The Safeway where I shop routinely "enhances" its regular skinless-boneless chicken breast with salt water. You have to pay extra to get chicken that has not been pumped up that way. They are also offering less and less meat that has been cut by the butcher in the store. Instead, they have stuff in bags or sealed packages from factories. I am therefore spending more and more of my grocery dollars at another market that has an on-site butchering operation and offers no "enhancements."

            1. re: janniecooks

              The water/brine also adds to the weight of the meat and increases the cost at little cost to the producer. Why would you want to brine a steak when the very best steaks have been dry aged for 2+ weeks?

              That is one of the many reasons why I refuse to buy any fresh meat from Wal-Mart, but I will occasionally buy a package of hot dogs or pre-packaged sausage such as Bob Evans or Johnsonville.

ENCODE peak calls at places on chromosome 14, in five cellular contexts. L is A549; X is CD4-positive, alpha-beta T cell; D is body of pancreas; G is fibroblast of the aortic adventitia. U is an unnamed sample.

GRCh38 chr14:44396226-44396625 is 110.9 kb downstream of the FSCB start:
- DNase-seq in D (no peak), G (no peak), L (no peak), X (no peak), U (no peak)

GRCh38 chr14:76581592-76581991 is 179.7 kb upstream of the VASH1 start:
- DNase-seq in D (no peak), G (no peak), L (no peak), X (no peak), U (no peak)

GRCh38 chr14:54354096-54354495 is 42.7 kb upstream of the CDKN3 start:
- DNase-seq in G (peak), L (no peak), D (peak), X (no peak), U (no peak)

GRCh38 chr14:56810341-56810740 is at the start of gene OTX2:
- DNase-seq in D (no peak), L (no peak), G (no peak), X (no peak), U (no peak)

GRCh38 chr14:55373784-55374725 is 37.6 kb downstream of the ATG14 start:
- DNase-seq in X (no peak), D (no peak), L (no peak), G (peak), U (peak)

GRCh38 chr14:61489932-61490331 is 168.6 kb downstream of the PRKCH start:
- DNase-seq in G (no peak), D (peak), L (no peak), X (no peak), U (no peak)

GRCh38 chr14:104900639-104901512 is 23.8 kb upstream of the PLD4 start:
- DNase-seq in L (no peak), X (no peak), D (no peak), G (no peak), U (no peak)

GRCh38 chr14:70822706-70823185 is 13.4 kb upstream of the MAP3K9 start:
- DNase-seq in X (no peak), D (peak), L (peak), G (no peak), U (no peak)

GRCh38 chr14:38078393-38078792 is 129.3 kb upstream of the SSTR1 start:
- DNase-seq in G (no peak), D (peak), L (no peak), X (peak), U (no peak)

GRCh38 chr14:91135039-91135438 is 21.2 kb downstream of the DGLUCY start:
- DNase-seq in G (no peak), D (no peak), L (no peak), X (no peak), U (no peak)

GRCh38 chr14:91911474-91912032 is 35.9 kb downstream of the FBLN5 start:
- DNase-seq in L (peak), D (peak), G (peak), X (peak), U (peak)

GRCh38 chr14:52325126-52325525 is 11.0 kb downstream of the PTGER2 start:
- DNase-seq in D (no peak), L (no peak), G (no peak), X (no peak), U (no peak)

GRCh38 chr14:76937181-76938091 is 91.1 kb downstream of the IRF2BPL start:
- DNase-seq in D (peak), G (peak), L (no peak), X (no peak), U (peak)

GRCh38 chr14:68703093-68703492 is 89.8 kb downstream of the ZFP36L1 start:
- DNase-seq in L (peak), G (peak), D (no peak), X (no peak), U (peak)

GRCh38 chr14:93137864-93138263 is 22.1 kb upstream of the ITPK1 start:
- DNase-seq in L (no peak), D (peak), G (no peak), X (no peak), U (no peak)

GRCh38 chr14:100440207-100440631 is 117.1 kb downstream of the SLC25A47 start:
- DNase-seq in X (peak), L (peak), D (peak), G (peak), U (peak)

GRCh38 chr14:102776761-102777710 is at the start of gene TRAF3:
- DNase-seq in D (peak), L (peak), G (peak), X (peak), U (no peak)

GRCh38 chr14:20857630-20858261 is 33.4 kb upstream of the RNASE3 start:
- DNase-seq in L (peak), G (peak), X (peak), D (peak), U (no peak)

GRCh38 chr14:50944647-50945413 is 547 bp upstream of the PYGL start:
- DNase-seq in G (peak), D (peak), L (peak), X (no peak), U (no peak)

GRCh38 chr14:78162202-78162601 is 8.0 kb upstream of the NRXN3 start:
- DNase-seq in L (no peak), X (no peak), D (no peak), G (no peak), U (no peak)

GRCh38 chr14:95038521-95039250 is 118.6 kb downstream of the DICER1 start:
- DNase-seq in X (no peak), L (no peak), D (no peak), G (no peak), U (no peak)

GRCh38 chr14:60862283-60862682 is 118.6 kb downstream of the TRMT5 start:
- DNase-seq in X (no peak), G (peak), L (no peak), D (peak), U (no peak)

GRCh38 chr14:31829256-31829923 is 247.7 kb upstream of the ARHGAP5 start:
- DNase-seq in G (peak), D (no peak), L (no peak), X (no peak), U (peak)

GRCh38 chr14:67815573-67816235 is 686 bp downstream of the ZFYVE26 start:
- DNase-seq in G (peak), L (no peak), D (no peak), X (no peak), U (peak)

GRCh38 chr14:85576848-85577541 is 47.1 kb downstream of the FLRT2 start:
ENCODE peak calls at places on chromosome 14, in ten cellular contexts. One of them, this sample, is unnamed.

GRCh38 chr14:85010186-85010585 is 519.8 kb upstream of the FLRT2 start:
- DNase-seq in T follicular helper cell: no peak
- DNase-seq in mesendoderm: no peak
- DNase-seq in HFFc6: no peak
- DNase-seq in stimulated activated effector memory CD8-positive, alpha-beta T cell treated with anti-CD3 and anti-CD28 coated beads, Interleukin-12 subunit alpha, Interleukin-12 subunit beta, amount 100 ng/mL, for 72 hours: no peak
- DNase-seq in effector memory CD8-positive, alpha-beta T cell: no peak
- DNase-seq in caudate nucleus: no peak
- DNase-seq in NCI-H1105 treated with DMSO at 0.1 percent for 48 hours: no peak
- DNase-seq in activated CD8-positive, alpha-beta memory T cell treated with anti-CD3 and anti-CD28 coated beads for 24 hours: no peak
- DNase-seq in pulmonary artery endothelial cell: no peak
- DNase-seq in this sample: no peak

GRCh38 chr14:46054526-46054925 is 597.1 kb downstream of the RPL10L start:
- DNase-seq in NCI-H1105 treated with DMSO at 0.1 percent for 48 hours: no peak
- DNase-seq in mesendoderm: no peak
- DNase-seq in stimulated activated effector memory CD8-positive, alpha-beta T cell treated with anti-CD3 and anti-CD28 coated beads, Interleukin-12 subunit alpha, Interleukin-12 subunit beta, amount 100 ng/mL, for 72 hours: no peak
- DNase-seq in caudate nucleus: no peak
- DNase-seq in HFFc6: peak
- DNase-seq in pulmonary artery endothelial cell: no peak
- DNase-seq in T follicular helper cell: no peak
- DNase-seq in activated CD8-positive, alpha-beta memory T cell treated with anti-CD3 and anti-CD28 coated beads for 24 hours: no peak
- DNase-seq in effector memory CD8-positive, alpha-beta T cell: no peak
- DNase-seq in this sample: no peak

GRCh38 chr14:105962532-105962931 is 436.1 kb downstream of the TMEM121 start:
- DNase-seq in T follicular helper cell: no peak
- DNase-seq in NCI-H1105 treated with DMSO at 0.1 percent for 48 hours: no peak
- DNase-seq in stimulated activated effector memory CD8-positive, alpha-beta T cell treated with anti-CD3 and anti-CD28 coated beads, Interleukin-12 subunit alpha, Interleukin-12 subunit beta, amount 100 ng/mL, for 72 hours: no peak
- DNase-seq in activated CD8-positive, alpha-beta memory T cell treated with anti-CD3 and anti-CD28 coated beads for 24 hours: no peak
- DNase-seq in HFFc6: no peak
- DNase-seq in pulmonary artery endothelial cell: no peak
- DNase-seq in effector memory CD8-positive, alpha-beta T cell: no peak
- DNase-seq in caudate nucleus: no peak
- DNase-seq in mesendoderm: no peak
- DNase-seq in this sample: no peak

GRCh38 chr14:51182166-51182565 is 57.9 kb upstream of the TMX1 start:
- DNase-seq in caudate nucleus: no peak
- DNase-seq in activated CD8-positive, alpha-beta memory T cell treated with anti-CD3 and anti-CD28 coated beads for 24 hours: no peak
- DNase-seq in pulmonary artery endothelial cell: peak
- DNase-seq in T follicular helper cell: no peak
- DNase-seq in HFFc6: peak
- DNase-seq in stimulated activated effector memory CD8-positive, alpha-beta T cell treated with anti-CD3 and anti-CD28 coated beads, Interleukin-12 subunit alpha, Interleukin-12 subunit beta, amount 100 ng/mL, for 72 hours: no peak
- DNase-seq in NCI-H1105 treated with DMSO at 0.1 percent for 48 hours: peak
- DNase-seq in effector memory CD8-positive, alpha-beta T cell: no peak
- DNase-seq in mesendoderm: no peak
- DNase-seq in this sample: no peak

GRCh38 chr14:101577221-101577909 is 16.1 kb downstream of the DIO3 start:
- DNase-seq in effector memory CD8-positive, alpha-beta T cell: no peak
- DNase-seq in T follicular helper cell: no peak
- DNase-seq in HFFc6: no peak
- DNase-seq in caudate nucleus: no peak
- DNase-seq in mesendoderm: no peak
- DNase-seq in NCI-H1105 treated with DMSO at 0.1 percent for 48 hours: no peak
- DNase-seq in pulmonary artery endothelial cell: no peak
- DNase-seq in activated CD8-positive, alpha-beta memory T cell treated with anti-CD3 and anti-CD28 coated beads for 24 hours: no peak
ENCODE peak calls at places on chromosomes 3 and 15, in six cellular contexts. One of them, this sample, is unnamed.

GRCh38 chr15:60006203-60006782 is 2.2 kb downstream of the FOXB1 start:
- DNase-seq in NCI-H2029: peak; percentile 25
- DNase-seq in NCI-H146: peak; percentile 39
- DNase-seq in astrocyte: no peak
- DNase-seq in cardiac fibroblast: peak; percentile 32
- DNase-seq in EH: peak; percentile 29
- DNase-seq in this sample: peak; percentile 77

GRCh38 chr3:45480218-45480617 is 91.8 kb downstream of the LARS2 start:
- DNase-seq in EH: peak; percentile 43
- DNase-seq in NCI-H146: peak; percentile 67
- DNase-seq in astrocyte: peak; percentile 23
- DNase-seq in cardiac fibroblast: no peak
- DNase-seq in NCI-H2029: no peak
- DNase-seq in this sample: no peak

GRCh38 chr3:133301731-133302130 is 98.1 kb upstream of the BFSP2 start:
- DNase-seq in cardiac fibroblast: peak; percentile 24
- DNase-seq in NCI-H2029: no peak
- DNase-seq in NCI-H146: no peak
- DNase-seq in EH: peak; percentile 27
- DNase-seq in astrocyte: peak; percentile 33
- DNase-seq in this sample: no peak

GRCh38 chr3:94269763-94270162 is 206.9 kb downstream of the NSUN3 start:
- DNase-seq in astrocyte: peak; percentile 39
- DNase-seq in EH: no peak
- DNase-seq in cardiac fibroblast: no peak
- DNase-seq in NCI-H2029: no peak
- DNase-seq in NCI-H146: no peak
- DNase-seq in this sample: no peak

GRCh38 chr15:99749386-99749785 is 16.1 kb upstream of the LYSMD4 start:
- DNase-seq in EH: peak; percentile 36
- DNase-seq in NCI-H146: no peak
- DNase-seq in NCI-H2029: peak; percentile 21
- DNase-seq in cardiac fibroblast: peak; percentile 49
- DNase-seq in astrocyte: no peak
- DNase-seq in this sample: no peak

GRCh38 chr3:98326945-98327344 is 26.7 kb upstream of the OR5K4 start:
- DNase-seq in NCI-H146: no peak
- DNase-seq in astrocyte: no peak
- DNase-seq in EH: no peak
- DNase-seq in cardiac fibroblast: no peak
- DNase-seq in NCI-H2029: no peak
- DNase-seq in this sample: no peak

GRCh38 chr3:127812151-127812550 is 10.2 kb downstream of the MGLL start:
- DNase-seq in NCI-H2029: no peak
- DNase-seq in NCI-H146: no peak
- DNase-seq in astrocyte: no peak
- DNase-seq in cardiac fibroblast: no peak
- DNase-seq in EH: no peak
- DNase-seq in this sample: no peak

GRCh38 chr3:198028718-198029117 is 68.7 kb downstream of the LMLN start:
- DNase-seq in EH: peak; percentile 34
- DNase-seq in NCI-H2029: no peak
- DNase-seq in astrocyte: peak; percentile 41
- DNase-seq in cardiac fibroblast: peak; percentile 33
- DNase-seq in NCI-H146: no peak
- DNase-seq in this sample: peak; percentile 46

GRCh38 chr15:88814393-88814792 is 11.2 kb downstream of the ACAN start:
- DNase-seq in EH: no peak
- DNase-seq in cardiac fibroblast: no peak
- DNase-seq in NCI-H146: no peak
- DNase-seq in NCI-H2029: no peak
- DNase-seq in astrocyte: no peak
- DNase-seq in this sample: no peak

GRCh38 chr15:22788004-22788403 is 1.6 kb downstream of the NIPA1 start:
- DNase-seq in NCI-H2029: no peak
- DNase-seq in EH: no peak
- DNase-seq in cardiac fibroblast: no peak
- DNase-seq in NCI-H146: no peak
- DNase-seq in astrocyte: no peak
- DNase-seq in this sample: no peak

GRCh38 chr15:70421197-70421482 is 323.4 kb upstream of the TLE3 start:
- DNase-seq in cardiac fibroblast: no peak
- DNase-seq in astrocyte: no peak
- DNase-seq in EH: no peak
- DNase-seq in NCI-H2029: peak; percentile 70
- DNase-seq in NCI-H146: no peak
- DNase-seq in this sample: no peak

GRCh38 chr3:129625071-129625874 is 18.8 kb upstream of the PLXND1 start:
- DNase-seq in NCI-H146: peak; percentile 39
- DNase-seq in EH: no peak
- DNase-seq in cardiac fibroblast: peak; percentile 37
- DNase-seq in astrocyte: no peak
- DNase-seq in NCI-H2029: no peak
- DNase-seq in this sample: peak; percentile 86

1. re: Kelli2006

                Who is selling brined steaks, other than kosher places?

                1. re: tommy

                  Most of Wal-Mart's fresh meat is "enhanced".

                  1. re: Kelli2006


                    ETA: Good God, they do have enhanced beef. But I don't see why this is a bad thing necessarily.

                    1. re: tommy

                      Beef, Pork, Chicken, cold cuts, eggs, and spam.

                      1. re: tommy

                        The best beef has been dry aged 2-3 weeks to remove water because water doesn't add flavor, so why would you want meat that has had extra water and salt injected into it?